the FDA. Supplements can appear on the shelf without having to prove they offer
any benefits. With limited regulation and oversight, it's also difficult to
know for certain that the supplement contains the ingredients on the label and
is free of contaminants. It’s good to be a conscious consumer and refer to your
medical provider if you have any questions or concerns with the use of
Recommended Dietary Allowances (RDA) per
growth, immune function, overall health of cells
milk, milk products (fortified), dark green leafy vegetables, orange fruits
Regulates bone mineralization
5 mcg (ages 19 to 50)
10 mcg (ages 51 to 70)
15 mcg (over age 70)
Fish oil, milk (fortified), shrimp, ultraviolet
light (sunshine) on skin can activate vitamin D production
proper red blood cell formation
soybeans, almonds and other nuts, sunflower seeds, wheat germ
Normal blood clotting, role in bone mineralization
Green, leafy vegetables, also created by bacteria in
of energy from carbohydrates, proteins, and fats. Normal nervous system
grain breads and cereals, fortified breads and cereals, dried beans, pork
Vitamin B2 (riboflavin)
Release of energy from carbohydrates, proteins, and
fats. Normal skin development
Milk, leafy green vegetables, whole grain breads and
of energy from carbohydrates, proteins, and fats.
fish, poultry, and eggs. Milk, nuts, whole grains and breads
Release energy stored in tissues, red blood cell
1.3mg (ages 19 to 50)
1.5mg (women over 50)
1.7mg (men over 50)
Whole grain breads and grains, dried beans, leafy
green vegetables, bananas, meat, fish, poultry
of new cells, nervous system, red blood cell formation
foods only, specially formulated yeast (fortified)
Creation of new cells, red blood cell formation
Leafy green vegetables, whole grain breads and
cereals, orange juice
of energy from carbohydrates, proteins and fats
distributed in foods
Release of energy from carbohydrates, proteins, and
Widely distributed in foods
of collagen, antioxidant, immune function
and other citrus fruits, strawberries, broccoli, peppers, tomatoes
Environmental Health Day Every Day!
Environmental Health Day Every Day!
By: Stella Johannes, Health Educator
When most of us hear the word health we think of fitness and
nutrition, or physical health. In fact
there are nine dimensions
of wellness that affect our overall health.
They include emotional, spiritual, intellectual, physical, environmental,
financial, occupational, social and cultural.
Each of these dimensions needs to be addressed for us to be healthy and
balanced people. When most of us hear the words environmental health most of
us think of blue bins and stalwart activists, chaining themselves to trees or
challenging massive whaling boats in rubber rafts armed only with a megaphone
and ideals. While these things certainly
apply to Environmental Health, realistically the blue bin variety is more
applicable to most of us – and its importance is underrated! Environmental health is concerned with any aspect of the
environment that affects our health as human beings. By this definition environmental health has
as much to do with lighting, ergonomics, and neighborhood watch, as it does to
do with recycling.
However, as it’s April, and Earth Day is upon us, we’ll
stick to the blue bins. Because every
choice we make however large or small has an impact on the natural environment,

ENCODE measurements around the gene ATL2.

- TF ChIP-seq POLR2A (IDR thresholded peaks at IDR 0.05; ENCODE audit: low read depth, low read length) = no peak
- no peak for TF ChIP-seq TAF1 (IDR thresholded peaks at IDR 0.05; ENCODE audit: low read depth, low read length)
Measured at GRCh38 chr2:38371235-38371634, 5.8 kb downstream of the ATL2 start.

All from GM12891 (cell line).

positive or negative, whether we directly feel the repercussions or not. For those interested in improving their environmental health,
in honor of Earth Day I would suggest starting by picking one small, realistic
goal, and doing your best to stick to it for the month (approximately the time
it takes to form a habit). Choose something that appeals to you personally. If you are trying to find more opportunities
for physical activity, you could save electricity too, and opt for the stairs. You could bring silverware to work with you,
thereby eliminating the need for single use plastic cutlery, use scratch paper
instead of post-its, or power-off and unplug electronic devices that don’t
require updates when you are done with them for the day. - or get yourself a reusable water bottle and
stay hydrated in the bargain. There are lots
ideas out there!
the choice to commit to using canvas grocery totes instead of paper or plastic bags, has an impressive impact. When plastic bags are not recycled (which is not
always an option) they usually end up in a landfill, but those that don’t often
find their way into the natural environment, decorating trees and floating in
the breeze. Plastic bags do not actually
biodegrade, they photograde, which
means that the material never breaks down into organic material, it just breaks
up into smaller and smaller pieces of toxic material over the course of many
years. In the meantime they cause a lot of damage, most infamously getting
mistaken for jellyfish and choking turtles and other sea creatures, entangling
and trapping wildlife, and at every stage of photo-degradation, polluting the
natural environment. While paper bags
are a better choice, they represent forest – a resource better not taken for
occasional laundering you can reuse canvas totes for years. Of
course there are reusable totes in other materials, but my personal favorites are
cotton, hemp and burlap because they are natural biodegradable materials. Isn’t
it amazing how incredible the impact of just one choice can be? Good advice for those of us trying to make any healthful change
in our lifestyle habits (whatever the dimension) is to take it in small steps,
and to reward ourselves when we hit a benchmark. It is tempting to try to bite off more than
we can chew out of excitement, or impatience.
But trying to change too much too quickly typically results in failure,
leaving us feeling discouraged and less likely to try again. If we set one small realistic goal and succeed,
then we can move on to another, and before we know it we are miles ahead of
where we were when we started!